Before I start, this writing speed is referring to typing. I don't actually write on paper a lot now unless I'm marking my student's papers or recording their class slips.
Without further ado, here are some tips that could help modern writers write faster. Not to be confused with writing habits and writing tips!
Patreons to credit: Anechke. -This could be you. Join now.-
#1 Typing with 10 fingers
I had to ask my mom, who is a certified typist back in the 1990s, for advice because my 2 finger typing habit was giving me finger arthritis. It was horrible when I thought that I could no longer be a writer.
Back then, I thought clocking in anything near 30wpm was considered fast as I often typed with only my index fingers. However, now, I can reach 40wpm easily and 30wpm casually. Although it is still a dream to hit 60wpm, I believe that I can accomplish that with a little more time.
At the date of writing this blog, I believe I've been typing with 10 fingers for almost three months now and honestly, this is probably something I should have done earlier. Three years earlier to spare me the pain and despair. Nevertheless, it was a good investment of my time despite the extreme frustrations at not being able to write at the speed I wanted to be writing when I first started changing my typing habits. I wanted to cry so much when I saw how it was 9wpm.
There are many tips on the internet on how to type with 10 fingers, but to each their own. As a natural left-hander but forced to be a right-hander by society and circumstances, I find that using the right shift saved me a lot of time thinking about where to shift my fingers.
Here is an image I found online for everyone else curious about which keys to assign to which finger in the 10 finger typing style.
If you don't know what sprinting is, think of it as timed writing intervals to help improve concentration. Some students use the Pomodoro timer technique, and I found many great workstreams and Lo-fi music channels doing this. I normally sprint for 15 minutes each time because that's my ideal speed for 500 words per round.
Sprinting with the writer bot on discord alongside friends also help me because I'm competitive in nature. The writer bot gives you XP after every sprint, and you can level up. I'm addicted to this, and it helps me become better because there is a personal best record function. I might have made many typos that caused me to get an impossible personal best of 91wpm, but I have a feeling that if I continue to work hard on familiarising myself with the new laptop, I could reach that someday.
#3 Proper Set Up
This is very important. If you are a full-time writer or office worker, back, shoulder and neck aches are very common. They happen because of poor sitting posture. Invest in a good desk, chair and lighting if you're working long hours looking at a screen.
Honestly, I wish I knew this when I was younger. I'm now paying the heavy price of health from neglect. I cannot share with you my set up although you could see the set-up from my Instagram. It works for me but not everyone because I'm not very tall. If you're about 150cm tall, then maybe this could be ideal for you.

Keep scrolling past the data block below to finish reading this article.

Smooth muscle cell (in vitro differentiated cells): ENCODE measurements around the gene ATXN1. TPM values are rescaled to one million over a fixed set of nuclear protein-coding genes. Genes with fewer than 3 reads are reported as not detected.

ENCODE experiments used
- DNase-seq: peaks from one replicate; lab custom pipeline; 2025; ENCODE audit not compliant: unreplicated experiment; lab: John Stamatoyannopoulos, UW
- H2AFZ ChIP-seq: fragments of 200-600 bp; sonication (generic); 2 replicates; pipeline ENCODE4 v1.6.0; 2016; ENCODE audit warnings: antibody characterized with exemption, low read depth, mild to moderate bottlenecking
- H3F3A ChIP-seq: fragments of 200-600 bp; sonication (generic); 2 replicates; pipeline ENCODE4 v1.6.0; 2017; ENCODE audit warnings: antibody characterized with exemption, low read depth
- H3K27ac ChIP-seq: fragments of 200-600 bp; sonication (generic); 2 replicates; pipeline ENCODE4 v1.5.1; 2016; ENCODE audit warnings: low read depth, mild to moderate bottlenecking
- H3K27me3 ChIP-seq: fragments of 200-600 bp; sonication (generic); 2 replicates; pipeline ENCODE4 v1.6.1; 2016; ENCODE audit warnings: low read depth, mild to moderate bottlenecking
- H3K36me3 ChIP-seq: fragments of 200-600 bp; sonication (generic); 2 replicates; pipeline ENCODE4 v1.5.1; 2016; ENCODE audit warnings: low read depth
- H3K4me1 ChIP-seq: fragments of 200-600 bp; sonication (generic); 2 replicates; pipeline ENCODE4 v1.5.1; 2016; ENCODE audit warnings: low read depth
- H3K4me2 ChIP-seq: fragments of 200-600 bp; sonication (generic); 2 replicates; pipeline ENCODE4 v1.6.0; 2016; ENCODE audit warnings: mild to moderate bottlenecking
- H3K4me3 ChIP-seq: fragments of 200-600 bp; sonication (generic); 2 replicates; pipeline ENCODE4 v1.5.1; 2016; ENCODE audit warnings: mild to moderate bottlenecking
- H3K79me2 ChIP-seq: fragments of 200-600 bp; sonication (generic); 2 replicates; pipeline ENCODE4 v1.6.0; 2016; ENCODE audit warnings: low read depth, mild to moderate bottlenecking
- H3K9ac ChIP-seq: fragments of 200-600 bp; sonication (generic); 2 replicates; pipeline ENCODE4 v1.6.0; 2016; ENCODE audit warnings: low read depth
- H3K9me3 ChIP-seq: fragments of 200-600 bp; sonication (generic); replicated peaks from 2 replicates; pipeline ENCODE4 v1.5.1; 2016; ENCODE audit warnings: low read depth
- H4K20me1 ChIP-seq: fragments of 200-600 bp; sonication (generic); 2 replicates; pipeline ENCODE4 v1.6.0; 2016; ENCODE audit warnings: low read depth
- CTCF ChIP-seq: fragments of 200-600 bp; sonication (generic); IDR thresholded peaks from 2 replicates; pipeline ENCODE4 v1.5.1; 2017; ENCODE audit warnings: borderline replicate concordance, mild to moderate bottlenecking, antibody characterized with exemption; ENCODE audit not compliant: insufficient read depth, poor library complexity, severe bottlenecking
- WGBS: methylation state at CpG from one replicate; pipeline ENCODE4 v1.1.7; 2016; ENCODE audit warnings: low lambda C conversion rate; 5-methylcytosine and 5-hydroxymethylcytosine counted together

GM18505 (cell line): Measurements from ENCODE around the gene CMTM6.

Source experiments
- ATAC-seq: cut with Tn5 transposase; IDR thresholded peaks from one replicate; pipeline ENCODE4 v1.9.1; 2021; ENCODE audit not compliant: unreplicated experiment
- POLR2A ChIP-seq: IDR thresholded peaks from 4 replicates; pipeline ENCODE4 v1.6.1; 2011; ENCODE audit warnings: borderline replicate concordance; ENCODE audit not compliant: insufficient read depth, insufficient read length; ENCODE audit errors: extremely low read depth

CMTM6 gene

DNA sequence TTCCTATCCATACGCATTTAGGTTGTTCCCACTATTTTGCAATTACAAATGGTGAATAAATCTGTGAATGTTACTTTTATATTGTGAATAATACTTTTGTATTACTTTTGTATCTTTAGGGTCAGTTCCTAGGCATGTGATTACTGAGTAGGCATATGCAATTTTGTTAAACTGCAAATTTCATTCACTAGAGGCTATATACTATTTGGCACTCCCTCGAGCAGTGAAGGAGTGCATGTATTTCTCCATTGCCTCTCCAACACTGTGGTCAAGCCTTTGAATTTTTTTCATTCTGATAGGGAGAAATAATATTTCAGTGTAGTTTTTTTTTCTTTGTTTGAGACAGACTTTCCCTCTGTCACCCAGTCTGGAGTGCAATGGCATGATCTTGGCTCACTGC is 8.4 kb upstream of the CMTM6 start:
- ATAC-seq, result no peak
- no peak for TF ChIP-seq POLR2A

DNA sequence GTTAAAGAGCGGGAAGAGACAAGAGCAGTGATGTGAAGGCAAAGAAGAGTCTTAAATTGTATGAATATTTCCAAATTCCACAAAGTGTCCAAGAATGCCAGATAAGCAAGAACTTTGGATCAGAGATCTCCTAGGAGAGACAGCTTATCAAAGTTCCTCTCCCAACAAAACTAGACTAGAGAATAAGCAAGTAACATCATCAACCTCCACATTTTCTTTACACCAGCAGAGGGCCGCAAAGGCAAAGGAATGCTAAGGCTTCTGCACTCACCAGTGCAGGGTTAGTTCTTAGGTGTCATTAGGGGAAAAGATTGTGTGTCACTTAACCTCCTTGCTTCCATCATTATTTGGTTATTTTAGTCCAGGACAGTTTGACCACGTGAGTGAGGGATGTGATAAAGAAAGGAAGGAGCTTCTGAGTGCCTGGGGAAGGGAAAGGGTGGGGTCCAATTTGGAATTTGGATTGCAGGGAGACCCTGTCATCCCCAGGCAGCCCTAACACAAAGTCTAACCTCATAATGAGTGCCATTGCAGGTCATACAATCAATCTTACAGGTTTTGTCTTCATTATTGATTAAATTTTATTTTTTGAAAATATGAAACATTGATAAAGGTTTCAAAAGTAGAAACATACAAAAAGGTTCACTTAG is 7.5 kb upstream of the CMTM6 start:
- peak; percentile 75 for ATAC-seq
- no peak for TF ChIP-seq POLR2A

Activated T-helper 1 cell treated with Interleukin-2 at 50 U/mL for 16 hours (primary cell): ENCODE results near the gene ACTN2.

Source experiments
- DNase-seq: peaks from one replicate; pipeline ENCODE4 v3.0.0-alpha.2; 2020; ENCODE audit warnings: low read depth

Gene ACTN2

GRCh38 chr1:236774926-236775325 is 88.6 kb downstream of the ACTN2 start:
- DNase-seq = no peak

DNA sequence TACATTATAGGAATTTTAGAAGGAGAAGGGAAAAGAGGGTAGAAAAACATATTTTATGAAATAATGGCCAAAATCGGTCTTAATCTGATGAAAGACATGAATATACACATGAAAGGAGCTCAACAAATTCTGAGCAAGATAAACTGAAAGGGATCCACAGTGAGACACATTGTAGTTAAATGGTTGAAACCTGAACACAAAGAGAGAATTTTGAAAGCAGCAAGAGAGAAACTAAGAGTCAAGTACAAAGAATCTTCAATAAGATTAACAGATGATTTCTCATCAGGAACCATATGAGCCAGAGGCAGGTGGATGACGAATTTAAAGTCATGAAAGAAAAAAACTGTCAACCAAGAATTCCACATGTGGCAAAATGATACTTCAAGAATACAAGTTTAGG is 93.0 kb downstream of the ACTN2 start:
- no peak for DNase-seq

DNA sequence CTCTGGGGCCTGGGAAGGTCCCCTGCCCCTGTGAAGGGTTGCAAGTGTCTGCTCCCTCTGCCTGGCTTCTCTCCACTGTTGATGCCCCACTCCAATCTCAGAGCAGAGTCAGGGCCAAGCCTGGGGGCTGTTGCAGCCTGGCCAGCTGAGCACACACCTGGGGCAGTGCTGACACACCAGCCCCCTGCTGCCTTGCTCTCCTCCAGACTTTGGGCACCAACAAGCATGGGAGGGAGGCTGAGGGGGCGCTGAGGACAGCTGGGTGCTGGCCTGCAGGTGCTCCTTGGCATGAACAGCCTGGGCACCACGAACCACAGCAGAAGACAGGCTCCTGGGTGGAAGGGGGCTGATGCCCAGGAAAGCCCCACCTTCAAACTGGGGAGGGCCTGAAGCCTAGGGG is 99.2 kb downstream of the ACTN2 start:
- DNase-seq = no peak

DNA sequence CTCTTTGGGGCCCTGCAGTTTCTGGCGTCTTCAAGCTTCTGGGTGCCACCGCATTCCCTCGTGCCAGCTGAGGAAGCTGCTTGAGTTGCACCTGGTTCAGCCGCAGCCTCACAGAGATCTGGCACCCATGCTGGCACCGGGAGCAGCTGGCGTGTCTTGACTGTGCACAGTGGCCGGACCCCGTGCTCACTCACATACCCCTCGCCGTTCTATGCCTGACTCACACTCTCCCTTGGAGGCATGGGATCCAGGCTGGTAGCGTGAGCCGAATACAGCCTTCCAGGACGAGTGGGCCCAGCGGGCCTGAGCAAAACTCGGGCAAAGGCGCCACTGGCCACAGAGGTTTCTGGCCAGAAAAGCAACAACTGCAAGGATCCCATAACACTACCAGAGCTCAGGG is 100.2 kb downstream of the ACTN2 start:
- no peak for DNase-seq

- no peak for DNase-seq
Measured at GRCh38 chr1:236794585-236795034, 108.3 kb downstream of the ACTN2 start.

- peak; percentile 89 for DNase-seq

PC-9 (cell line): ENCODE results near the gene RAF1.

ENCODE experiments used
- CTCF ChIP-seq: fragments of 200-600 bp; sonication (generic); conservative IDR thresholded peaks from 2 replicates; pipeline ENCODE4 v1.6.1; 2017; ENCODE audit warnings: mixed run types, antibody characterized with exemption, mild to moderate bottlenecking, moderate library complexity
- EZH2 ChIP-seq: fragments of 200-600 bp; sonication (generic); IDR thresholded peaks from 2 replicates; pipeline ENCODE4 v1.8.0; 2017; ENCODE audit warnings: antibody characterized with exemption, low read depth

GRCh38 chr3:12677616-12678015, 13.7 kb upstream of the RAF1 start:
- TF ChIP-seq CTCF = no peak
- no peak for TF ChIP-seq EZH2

This was my old set-up, but the current set-up is rather similar. You could reference this for your consideration :)
Also, a writer's keyboard is an extension of their body. If you don't feel comfortable typing on your keyboard, take the time to go shopping until you find your work wife/husband. I found mine in the form of a laptop because mechanical keyboards started to hurt me. I needed flatter keys because my pianist nature subconsciously told me to smack anything I could press with fingers while assuming that curved finger formation.
To each their own, every writer has a secret that works for them. The above are some proven tips I thought would work for everyone starting out as a writer. Along the writing journey, I discovered that I'm someone who needed constant stimulation and the covid lockdown took that away.
I could no longer hang out at McDonald's or a cafe to write in air-conditioned environments for hours with a coffee during the day. Instead, I started to abuse caffeine more at home due to the pent-up frustrations. I played more clicker games, listened to every kind of music I could find until I ran out of things to listen to, exercised myself to an injured body and suffered all sorts of mental illness relapses.
Eventually, I was forced to settle for taking on more jobs and expanding my activities outside of writing to cope. Without a proper outlet for my explosive creativity, I fell into slump after slump, so managing mental health is extremely important for writers. These tips are just supplementary for when you've got your shit together.
I learned the hard way, so I hope you'll do better than me and write smarter now that you know the things that took me a long time to discover. All the best to our writing journeys!